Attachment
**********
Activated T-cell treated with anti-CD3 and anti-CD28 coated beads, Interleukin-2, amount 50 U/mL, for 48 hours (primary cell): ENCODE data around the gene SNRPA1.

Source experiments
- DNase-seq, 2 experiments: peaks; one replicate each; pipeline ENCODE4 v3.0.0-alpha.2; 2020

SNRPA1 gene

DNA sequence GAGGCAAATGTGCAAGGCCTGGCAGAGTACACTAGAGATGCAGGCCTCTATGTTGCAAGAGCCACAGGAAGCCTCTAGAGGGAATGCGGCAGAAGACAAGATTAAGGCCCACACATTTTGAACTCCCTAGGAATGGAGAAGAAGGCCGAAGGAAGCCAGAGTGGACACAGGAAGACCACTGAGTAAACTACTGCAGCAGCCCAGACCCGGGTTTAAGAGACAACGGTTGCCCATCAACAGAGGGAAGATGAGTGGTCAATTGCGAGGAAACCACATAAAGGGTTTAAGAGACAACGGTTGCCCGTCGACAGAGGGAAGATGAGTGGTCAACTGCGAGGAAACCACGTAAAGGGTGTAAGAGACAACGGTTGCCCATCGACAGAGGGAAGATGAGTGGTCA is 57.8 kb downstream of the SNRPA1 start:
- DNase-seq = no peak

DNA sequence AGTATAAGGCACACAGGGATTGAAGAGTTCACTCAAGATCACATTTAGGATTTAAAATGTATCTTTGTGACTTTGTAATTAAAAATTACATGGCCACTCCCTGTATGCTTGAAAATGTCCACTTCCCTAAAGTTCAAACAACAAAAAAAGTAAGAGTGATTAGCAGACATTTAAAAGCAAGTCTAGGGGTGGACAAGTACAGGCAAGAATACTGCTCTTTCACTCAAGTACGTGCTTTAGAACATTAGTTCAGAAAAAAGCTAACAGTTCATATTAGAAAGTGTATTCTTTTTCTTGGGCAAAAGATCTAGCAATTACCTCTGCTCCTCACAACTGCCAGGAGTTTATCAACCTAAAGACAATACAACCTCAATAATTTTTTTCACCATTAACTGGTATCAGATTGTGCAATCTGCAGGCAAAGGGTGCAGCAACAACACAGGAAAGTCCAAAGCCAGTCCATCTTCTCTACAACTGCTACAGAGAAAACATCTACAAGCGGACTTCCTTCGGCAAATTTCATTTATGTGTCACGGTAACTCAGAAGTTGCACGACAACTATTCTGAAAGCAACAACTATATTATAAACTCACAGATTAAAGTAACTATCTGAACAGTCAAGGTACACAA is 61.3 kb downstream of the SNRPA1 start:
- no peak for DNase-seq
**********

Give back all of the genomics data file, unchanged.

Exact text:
Activated T-cell treated with anti-CD3 and anti-CD28 coated beads, Interleukin-2, amount 50 U/mL, for 48 hours (primary cell): ENCODE data around the gene SNRPA1.

Source experiments
- DNase-seq, 2 experiments: peaks; one replicate each; pipeline ENCODE4 v3.0.0-alpha.2; 2020

SNRPA1 gene

DNA sequence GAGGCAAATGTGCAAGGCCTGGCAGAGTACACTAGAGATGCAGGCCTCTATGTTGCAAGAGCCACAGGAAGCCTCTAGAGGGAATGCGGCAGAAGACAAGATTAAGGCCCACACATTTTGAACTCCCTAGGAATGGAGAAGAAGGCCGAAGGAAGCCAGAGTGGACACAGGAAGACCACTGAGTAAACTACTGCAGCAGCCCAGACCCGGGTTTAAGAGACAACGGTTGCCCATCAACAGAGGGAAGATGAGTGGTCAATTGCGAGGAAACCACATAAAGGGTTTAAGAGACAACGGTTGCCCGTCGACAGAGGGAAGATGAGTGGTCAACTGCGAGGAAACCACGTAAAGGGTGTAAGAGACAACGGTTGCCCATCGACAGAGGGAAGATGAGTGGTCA is 57.8 kb downstream of the SNRPA1 start:
- DNase-seq = no peak

DNA sequence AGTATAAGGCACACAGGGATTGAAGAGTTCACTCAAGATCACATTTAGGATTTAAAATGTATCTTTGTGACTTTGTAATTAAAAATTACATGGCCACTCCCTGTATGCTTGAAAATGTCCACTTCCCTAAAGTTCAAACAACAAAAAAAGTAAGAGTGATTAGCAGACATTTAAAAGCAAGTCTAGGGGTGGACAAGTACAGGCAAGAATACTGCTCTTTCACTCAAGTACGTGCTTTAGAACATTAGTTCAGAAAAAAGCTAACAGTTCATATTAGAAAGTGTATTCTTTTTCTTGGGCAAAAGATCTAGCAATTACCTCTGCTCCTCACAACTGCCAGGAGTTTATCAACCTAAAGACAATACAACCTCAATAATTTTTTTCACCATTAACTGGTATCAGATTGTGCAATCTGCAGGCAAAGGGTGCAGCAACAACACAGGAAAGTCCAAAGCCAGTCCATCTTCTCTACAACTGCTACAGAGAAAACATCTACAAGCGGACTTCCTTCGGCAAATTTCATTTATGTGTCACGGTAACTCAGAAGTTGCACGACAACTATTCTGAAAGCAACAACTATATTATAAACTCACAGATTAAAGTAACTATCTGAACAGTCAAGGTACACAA is 61.3 kb downstream of the SNRPA1 start:
- no peak for DNase-seq